After its introduction, sustainability has been described in hundreds of different forms in numerous contexts and disciplines (Golini et al., 2014). The World Council on Environment and Growth (WCED) is the first sustainable term recognized internationally (Du Pisani, 2006:87). This identifies sustainability as 'development serving the needs of the present generation without the potential for future generations to fulfill their own needs' (WCDE, 1987, P. 8). This illustrates that choices now have corresponding effects for potential generations (Bell and Morse, 1999:54). Sustainability is a modern method of solving the current environmental crisis, meaning that progress does not degrade resources beyond the renewal level (WCED, 1987). Hyclick and Hockerts (2002) described corporate sustainability as 'meeting the requirements of a company's direct and indirect stakeholders (shareholders, staff, consumers, pressure group and communities), without losing its capacity to meet the needs of potential stakeholders as well as' (P. 131).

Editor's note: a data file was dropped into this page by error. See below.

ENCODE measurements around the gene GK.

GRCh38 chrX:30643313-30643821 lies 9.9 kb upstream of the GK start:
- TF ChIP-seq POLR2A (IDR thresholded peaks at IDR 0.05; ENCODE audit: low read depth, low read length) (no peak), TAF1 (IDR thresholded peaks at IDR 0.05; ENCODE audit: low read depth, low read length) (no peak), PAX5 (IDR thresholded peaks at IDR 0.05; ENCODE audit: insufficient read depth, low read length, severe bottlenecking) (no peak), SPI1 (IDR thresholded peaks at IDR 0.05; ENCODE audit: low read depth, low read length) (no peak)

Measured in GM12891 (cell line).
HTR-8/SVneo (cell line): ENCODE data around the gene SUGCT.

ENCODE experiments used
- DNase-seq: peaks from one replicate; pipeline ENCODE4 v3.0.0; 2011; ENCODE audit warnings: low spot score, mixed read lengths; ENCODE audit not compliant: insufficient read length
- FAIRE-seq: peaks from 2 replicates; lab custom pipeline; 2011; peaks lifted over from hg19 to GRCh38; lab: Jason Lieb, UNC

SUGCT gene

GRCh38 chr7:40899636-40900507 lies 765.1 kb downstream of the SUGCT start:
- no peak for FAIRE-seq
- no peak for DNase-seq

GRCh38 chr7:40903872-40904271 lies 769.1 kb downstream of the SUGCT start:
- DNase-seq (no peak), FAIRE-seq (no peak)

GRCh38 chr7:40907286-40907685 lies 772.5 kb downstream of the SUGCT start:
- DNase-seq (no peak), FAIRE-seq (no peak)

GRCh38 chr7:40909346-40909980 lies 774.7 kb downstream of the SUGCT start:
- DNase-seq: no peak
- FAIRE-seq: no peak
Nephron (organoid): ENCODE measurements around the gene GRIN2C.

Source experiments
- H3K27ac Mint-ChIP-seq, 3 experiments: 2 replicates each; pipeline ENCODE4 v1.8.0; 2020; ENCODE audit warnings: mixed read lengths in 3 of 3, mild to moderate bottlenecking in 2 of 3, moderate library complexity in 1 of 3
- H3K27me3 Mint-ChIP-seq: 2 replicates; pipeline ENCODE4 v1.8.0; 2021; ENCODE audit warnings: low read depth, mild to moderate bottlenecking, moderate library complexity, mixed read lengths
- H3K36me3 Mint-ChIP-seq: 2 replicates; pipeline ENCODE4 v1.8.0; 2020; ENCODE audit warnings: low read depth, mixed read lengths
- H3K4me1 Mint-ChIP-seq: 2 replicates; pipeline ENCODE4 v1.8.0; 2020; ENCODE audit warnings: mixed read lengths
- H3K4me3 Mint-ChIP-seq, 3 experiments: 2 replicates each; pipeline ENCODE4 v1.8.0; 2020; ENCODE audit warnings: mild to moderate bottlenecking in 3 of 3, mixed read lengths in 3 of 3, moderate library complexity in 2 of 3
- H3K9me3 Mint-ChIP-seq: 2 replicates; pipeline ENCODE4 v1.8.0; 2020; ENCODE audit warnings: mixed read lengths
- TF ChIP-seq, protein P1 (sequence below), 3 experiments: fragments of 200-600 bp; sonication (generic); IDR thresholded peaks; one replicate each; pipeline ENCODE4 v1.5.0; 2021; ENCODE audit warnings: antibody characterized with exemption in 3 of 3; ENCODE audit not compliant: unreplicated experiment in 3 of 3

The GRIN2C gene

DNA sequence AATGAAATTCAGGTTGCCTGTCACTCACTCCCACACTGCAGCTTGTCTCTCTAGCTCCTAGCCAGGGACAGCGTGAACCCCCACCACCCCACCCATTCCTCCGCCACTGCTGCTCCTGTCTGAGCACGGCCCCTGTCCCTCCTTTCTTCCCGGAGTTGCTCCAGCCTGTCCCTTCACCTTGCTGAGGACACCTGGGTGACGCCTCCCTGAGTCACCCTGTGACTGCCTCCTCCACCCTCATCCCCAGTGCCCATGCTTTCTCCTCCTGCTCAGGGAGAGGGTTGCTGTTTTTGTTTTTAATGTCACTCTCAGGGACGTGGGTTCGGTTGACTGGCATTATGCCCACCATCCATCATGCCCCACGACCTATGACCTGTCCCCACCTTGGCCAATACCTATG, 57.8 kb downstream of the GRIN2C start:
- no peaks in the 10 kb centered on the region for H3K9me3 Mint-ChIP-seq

The point is not what sustainability implies, but what it means to take care of (Dresner, 2008). That does not mean that if a description is questionable, it has no significance at all. When a language community agrees on what they say, terms make sense (Jacob, 1991). As it depends on fiscal, environmental, and social aspects, there are several sustainability concepts, and each can provide its studies (Brown et al., 1997). Sustainability may also have many interpretations, as it is closely connected.

Triple Bottom Line (TBL or 3 BL) of Sustainability